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(A)Draw me after you! Let us run![a]
    The king has brought me to his bed chambers.
Let us exult and rejoice in you;
    let us celebrate your love: it is beyond wine!
    Rightly do they love you!

Love’s Boast

W I am black and beautiful,
    Daughters of Jerusalem[b]
Like the tents of Qedar,
    like the curtains of Solomon.
Do not stare at me because I am so black,[c]
    because the sun has burned me.
The sons of my mother were angry with me;
    they charged me with the care of the vineyards:
    my own vineyard I did not take care of.

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Footnotes

  1. 1:4 Another change, but from second to third person (cf. 1:2). The “king” metaphor recurs in 1:12; 3:5–11; 7:6. Let us exult: perhaps she is addressing young women, calling on them to join in the praise of her lover.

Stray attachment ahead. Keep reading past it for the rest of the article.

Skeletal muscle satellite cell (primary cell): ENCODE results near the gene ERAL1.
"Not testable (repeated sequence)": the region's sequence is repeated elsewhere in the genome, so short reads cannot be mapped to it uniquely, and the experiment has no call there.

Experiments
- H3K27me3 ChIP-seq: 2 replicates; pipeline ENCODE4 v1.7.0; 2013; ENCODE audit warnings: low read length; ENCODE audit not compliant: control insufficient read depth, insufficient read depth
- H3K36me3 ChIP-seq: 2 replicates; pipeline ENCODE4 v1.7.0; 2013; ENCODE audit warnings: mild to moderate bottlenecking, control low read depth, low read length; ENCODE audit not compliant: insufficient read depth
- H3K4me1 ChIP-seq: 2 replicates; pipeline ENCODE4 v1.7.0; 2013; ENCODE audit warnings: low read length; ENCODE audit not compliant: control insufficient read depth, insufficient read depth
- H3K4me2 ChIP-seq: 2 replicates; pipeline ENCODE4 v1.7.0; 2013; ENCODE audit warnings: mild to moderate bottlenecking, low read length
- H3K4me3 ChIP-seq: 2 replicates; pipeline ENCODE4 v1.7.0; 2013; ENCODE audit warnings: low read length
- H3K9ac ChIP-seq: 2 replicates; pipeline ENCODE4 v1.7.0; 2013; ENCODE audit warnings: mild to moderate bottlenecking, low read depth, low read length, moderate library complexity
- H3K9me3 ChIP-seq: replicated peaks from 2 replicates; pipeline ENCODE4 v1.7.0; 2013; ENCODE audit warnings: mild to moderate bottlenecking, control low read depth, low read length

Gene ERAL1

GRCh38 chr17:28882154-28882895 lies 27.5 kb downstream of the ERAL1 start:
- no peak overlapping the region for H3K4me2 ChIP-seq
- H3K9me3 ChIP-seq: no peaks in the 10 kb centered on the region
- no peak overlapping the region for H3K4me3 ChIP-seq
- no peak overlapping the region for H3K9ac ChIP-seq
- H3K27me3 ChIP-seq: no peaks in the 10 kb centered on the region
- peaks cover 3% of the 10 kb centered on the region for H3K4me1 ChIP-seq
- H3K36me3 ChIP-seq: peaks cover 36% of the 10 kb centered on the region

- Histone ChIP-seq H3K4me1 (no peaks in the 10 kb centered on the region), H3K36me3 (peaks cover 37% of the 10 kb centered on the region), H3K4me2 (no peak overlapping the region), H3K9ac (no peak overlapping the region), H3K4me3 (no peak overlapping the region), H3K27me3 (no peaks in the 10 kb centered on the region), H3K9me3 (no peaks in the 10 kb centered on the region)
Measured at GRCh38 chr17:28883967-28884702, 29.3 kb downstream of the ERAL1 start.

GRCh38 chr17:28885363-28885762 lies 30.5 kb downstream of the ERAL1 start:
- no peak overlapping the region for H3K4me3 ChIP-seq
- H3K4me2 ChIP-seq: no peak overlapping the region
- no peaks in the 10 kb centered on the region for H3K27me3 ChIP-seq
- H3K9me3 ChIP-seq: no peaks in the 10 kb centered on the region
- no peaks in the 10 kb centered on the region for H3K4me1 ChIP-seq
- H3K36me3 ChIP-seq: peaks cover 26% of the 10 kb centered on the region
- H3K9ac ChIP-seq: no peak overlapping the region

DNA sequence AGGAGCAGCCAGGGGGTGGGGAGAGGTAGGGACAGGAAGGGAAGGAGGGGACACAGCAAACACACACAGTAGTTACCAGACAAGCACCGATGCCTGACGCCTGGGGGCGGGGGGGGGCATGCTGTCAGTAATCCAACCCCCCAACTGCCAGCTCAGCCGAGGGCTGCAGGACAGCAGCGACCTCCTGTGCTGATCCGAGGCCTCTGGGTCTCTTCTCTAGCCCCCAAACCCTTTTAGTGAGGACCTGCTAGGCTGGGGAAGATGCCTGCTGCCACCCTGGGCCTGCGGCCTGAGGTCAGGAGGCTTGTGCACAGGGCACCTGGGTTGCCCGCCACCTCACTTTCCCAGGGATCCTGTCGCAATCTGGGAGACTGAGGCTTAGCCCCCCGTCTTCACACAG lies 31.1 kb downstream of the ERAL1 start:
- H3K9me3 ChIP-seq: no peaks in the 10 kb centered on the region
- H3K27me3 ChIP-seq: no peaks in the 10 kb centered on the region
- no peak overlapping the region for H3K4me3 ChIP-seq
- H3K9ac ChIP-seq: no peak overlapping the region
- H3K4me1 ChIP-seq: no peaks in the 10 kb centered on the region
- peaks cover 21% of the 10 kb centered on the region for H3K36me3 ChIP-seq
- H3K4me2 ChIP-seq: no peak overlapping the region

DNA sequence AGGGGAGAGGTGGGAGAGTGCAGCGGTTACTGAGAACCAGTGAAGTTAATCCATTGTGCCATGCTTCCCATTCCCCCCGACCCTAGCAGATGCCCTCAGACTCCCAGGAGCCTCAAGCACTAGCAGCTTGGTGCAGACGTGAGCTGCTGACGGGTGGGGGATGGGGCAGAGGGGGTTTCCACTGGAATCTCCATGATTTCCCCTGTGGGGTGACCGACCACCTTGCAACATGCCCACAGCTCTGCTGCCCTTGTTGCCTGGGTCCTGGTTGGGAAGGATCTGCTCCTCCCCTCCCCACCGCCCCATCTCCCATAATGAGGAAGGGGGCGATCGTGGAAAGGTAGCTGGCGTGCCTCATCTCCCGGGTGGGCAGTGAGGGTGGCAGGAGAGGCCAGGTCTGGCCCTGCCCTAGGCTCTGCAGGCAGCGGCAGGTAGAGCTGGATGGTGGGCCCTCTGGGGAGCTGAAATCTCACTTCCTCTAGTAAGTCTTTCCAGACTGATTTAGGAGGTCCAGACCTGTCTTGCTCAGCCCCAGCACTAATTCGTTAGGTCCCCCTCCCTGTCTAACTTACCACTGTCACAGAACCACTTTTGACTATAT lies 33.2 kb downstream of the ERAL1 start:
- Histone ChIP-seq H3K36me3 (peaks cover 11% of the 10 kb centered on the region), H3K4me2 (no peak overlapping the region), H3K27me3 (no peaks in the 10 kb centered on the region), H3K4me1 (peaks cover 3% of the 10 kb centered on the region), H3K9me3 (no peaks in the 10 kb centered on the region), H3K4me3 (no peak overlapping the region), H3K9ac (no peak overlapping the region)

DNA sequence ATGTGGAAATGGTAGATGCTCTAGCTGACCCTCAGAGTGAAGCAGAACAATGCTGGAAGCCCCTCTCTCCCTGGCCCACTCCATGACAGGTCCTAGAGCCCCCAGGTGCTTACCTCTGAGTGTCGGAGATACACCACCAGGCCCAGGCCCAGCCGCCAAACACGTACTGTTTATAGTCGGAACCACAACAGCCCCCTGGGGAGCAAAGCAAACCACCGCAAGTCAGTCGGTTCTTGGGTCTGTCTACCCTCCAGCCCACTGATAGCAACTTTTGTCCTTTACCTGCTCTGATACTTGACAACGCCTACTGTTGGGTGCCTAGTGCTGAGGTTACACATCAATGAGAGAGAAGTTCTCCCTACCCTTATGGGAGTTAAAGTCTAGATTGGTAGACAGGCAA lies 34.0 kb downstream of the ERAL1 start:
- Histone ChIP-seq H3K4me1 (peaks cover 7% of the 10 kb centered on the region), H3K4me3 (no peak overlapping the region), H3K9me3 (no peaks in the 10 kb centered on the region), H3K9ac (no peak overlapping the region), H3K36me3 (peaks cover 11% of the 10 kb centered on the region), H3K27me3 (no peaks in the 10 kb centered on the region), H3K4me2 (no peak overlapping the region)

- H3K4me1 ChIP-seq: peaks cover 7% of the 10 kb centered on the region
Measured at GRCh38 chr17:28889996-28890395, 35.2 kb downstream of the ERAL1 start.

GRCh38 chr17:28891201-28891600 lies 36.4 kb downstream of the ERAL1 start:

2. 1:5 Daughters of Jerusalem: the woman contrasts herself with the elite city women, who act as her female “chorus” (5:9; 6:1). Qedar: a Syrian desert region whose name suggests darkness; tents were often made of black goat hair. Curtains: tent coverings, or tapestries. Solomon: it could also be read Salma, a region close to Qedar.
  3. 1:6 So black: tanned from working outdoors in her brothers’ vineyards, unlike the city women she addresses. My own vineyard: perhaps the woman herself; see 8:8–10 for her relationship to her brothers.

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